Review: The Black Beetle, Volume 1 – No Way Out by Francesco Francavilla

BeetleTHE BLACK BEETLE: Volume 1 – NO WAY OUT is an artistic tour de force. Francesco Francavilla’s painterly style has never looked better. Dynamic layouts, brilliant character design, this volume encapsulates Francavilla’s genius on the drawing board. It also demonstrates that his writing ability isn’t quite of the same standard. At least, not yet.

Welcome to Colt City, 1941, located somewhere on the northeast coast of the United States. The city is crime-ridden. Gangs run the streets, aided by corrupt policemen; Nazi spies blend seamlessly with the city’s citizens, reporting back to the Fuhrer, who has armed his Werwolf Korps with futuristic weaponry. Colt City needs a hero, and they find it in The Black Beetle; a regular guy, equipped with some cool Batman-esque gadgets. We never learn his true name, nor what inspired him to take up the mantle as Colt City’s crime fighter. We don’t need to. We understand his mission, and can see, almost immediately, the powerful forces he is up against.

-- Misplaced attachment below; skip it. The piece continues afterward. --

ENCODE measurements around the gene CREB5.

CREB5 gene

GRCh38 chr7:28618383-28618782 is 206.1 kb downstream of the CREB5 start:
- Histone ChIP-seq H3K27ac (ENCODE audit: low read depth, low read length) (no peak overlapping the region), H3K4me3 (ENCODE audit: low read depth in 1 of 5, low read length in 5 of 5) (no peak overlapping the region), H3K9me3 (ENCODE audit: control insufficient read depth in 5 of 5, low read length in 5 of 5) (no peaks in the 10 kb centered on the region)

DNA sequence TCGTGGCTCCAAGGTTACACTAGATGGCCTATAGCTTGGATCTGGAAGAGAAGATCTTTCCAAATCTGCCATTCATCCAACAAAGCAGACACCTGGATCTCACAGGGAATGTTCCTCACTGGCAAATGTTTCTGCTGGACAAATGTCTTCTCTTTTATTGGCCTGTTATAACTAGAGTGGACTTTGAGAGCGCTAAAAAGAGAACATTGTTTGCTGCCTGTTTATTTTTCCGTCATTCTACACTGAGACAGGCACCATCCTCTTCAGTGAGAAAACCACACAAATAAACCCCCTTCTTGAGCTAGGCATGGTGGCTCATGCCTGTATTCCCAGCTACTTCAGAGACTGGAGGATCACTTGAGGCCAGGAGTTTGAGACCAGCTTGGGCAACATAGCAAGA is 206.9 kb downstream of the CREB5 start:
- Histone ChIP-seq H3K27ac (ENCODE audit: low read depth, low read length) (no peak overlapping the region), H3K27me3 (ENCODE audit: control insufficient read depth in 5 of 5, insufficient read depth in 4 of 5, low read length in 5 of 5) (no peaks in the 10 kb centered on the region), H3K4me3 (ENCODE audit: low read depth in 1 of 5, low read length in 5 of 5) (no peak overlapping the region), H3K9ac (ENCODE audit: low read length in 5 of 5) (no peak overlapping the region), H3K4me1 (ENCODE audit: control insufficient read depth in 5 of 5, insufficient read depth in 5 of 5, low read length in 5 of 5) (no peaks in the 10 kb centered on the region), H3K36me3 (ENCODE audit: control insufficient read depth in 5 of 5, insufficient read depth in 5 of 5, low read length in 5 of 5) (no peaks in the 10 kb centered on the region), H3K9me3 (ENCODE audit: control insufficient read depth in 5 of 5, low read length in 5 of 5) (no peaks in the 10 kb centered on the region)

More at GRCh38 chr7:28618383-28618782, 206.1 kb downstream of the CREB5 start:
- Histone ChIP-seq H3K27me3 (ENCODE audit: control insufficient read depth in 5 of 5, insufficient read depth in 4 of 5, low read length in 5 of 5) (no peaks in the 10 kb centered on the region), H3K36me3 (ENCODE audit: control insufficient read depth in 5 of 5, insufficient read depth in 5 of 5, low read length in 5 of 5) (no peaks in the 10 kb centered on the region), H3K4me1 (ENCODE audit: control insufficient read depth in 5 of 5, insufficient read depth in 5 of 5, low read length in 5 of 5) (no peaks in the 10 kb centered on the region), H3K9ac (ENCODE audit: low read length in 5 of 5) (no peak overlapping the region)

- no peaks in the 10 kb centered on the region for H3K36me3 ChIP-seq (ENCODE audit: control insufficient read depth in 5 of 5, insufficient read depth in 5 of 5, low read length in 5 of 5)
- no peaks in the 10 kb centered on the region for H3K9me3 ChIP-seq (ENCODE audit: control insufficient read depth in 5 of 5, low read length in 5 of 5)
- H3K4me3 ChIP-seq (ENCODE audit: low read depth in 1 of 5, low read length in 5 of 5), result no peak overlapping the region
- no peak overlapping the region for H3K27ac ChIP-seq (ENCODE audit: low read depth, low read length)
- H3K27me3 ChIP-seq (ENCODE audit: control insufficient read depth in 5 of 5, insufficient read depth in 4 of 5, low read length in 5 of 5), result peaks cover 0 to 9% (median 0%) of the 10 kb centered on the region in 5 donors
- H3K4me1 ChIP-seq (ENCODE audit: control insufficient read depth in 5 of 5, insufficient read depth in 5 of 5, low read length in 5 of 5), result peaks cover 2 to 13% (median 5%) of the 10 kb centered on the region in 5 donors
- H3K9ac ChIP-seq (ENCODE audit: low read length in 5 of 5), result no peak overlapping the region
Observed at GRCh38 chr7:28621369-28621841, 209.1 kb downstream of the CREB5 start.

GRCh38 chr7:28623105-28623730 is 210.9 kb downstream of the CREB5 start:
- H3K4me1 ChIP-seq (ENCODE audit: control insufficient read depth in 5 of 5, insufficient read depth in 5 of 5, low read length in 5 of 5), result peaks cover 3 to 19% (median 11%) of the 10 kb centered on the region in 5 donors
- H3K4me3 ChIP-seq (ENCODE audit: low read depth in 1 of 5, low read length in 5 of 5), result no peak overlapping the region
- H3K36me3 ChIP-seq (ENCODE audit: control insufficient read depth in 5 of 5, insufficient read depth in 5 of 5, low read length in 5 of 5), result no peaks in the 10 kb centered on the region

This edition collects the first five issues from the comic book series; a standalone story, about Hitler’s Werwolf Korps’ attempts to steal an ancient artefact from a Colt City museum; and a longer, four-issue tale about the mysterious deaths of two of the city’s most prominent crime bosses. The plots lack the inventive spark of the visuals, but Francavilla clearly understands his own strengths and focuses on the action, thereby refocusing the reader’s attention off the plot and onto the art. There’s some clunky dialogue – at one point, a character exclaims “Those were gunshots!” and “I need to hide. Quickly.” but it’s only during the quieter moments that Francavilla’s writing limitations come under the spotlight, and his evocative, pulpy illustrations more than make up for those.

THE BLACK BEETLE: Volume 1 – NO WAY OUT is a solid introduction to the character and to Colt City. Francavilla clearly has many more stories to tell in this world, and I’m looking forward to bearing witness to his maturing as a complete storyteller.

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